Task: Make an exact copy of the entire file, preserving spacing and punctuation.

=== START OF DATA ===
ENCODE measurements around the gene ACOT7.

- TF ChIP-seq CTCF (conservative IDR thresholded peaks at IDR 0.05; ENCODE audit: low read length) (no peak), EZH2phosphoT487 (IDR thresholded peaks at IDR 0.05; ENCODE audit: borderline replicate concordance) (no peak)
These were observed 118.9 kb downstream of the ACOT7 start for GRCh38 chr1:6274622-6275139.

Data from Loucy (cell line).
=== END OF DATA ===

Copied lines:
ENCODE measurements around the gene ACOT7.

- TF ChIP-seq CTCF (conservative IDR thresholded peaks at IDR 0.05; ENCODE audit: low read length) (no peak), EZH2phosphoT487 (IDR thresholded peaks at IDR 0.05; ENCODE audit: borderline replicate concordance) (no peak)
These were observed 118.9 kb downstream of the ACOT7 start for GRCh38 chr1:6274622-6275139.

Data from Loucy (cell line).